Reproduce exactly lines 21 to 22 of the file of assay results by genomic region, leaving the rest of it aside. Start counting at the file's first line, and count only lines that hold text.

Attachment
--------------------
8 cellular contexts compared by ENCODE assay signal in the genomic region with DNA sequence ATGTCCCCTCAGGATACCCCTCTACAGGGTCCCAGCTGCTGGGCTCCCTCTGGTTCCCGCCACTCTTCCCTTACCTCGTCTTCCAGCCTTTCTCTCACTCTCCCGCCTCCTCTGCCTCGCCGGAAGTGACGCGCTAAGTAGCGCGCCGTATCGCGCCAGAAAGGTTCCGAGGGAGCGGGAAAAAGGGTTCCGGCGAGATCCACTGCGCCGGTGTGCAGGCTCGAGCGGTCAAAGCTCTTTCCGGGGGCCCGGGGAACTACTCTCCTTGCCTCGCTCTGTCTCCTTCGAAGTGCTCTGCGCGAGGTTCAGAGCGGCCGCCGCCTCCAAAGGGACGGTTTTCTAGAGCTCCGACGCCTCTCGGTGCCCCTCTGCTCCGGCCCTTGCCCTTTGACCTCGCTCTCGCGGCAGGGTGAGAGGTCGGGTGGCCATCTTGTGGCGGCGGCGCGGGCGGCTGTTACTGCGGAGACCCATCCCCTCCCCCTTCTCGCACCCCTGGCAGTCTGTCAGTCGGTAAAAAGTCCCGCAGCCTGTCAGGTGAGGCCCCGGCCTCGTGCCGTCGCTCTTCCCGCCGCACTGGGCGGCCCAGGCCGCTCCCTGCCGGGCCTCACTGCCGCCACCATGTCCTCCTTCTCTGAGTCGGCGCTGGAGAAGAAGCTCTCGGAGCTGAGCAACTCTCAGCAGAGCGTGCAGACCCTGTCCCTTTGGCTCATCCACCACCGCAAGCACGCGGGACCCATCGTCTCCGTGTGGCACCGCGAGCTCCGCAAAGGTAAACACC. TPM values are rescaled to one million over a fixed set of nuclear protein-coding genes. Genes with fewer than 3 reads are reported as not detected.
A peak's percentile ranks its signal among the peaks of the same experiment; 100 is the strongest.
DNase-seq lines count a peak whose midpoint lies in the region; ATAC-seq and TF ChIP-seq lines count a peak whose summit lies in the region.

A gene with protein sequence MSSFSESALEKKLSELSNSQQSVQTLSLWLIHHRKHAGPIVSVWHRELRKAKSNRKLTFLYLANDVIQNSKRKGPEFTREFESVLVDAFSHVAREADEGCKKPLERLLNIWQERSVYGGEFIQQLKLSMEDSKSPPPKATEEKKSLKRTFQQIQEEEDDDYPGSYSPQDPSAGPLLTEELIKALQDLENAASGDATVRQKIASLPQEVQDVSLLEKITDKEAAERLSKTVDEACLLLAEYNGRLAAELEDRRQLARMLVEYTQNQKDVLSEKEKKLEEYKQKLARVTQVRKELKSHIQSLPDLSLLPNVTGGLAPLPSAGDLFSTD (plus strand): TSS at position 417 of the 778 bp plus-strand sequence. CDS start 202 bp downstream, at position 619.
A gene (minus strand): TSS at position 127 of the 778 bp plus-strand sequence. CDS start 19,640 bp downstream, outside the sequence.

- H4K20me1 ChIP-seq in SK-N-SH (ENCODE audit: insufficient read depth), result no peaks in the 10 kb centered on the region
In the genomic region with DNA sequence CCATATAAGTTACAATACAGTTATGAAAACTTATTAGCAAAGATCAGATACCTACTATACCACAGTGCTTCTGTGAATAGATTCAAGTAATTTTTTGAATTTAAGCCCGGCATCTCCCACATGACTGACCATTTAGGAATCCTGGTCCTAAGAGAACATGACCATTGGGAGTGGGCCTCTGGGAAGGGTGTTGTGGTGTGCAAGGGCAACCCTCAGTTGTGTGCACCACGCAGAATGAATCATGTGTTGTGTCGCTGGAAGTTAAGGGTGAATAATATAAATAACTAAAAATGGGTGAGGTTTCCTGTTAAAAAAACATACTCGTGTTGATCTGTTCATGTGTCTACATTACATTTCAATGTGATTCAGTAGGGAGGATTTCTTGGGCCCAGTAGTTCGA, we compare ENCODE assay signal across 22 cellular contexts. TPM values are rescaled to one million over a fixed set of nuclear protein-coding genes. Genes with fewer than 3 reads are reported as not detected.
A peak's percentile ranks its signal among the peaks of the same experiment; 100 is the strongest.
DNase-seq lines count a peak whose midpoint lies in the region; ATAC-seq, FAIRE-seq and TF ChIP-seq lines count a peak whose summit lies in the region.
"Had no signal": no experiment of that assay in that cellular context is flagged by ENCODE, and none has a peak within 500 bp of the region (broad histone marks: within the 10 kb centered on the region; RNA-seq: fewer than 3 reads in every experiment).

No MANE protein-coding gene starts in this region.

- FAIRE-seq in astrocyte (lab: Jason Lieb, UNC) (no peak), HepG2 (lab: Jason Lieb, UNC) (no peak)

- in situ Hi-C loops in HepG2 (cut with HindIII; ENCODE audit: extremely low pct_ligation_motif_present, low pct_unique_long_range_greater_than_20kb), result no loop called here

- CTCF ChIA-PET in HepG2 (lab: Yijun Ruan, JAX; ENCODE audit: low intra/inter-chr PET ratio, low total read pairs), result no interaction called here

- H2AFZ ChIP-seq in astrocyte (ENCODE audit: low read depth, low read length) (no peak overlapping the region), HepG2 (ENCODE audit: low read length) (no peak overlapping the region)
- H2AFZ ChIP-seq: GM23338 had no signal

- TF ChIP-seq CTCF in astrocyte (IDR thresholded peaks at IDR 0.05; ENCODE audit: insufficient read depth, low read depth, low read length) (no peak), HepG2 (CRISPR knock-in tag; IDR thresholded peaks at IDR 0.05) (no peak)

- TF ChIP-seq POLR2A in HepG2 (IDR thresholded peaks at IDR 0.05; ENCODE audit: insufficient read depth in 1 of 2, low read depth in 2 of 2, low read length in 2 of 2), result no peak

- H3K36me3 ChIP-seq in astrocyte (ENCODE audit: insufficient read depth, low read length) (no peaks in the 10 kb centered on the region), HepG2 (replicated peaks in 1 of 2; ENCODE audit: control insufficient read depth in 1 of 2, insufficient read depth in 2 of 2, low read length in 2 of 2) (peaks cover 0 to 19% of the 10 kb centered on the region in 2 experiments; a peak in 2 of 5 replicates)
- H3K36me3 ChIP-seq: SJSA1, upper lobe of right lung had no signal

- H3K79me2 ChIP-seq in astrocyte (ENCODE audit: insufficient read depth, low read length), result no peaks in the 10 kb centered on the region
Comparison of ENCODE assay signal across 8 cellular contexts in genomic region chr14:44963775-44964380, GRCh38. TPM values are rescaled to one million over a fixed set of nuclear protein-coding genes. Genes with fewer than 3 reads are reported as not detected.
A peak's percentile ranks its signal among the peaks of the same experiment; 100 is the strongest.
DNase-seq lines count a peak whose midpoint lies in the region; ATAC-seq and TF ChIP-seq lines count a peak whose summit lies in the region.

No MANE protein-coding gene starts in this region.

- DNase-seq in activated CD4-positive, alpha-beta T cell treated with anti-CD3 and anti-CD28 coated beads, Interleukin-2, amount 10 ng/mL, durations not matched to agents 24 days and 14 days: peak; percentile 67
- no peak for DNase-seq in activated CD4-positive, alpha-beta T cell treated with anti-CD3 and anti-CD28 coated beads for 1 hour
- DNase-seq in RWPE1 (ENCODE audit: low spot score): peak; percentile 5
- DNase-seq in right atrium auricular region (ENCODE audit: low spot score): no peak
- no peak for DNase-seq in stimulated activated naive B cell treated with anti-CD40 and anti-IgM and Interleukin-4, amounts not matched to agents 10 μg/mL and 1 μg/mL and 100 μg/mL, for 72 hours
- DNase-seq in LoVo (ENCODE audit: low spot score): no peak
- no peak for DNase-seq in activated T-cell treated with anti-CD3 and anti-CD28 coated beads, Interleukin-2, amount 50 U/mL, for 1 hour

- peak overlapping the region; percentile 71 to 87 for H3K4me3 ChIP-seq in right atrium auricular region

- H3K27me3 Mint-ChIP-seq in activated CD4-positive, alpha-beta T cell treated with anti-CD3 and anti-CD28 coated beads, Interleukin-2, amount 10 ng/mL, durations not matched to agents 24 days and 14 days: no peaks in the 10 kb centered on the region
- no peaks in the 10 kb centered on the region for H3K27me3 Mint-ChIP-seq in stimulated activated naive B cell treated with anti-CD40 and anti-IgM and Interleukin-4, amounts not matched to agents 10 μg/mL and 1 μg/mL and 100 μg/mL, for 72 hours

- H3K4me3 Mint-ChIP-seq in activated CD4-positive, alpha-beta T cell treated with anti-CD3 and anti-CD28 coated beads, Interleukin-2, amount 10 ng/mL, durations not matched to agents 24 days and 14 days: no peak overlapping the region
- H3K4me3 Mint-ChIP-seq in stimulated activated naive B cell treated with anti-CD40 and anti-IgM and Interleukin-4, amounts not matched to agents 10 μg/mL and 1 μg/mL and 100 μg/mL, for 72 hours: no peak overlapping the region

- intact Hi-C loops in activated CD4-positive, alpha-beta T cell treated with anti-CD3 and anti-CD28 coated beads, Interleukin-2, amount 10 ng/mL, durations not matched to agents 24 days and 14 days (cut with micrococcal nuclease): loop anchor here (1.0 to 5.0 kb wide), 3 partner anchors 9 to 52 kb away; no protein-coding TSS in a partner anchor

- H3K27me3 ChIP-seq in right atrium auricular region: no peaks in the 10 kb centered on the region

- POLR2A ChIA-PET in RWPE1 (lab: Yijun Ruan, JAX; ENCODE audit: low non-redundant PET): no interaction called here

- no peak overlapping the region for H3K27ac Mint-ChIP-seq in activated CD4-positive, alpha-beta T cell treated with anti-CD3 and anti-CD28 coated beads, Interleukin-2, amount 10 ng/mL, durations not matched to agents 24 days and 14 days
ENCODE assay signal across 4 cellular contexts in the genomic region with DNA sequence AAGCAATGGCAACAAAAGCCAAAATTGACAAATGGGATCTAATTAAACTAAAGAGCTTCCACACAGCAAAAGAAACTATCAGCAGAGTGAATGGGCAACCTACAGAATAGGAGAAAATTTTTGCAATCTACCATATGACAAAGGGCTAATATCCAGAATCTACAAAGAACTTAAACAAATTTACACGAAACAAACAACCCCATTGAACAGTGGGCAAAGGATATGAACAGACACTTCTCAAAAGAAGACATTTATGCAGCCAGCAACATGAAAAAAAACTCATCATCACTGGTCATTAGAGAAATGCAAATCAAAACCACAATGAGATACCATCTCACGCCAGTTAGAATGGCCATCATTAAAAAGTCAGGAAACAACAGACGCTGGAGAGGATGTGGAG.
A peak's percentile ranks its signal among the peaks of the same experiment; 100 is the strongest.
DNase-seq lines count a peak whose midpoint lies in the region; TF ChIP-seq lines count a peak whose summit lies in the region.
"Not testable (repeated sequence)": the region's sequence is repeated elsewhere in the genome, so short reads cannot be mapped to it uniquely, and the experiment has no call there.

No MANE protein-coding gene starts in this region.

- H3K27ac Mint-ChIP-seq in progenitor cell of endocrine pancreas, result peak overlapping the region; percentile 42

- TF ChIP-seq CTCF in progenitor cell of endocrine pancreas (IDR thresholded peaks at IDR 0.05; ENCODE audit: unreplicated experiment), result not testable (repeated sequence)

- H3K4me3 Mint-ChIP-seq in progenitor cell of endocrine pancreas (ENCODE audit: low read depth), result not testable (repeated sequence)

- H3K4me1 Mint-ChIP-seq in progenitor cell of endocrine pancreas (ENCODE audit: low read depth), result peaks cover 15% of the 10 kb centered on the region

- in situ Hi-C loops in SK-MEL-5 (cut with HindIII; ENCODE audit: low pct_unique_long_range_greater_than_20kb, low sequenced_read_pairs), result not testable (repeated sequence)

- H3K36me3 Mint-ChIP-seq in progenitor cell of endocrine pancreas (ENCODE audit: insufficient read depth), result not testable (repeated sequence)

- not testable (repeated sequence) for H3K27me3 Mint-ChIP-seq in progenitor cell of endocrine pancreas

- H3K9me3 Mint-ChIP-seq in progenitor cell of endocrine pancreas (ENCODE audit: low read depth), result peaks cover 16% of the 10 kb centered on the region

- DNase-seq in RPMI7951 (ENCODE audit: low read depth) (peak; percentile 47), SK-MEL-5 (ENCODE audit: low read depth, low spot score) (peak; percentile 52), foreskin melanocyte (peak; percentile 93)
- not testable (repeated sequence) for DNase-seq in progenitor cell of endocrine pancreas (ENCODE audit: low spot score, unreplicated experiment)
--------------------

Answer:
- H3K79me2 ChIP-seq in astrocyte (ENCODE audit: insufficient read depth, low read length), result no peaks in the 10 kb centered on the region
Comparison of ENCODE assay signal across 8 cellular contexts in genomic region chr14:44963775-44964380, GRCh38. TPM values are rescaled to one million over a fixed set of nuclear protein-coding genes. Genes with fewer than 3 reads are reported as not detected.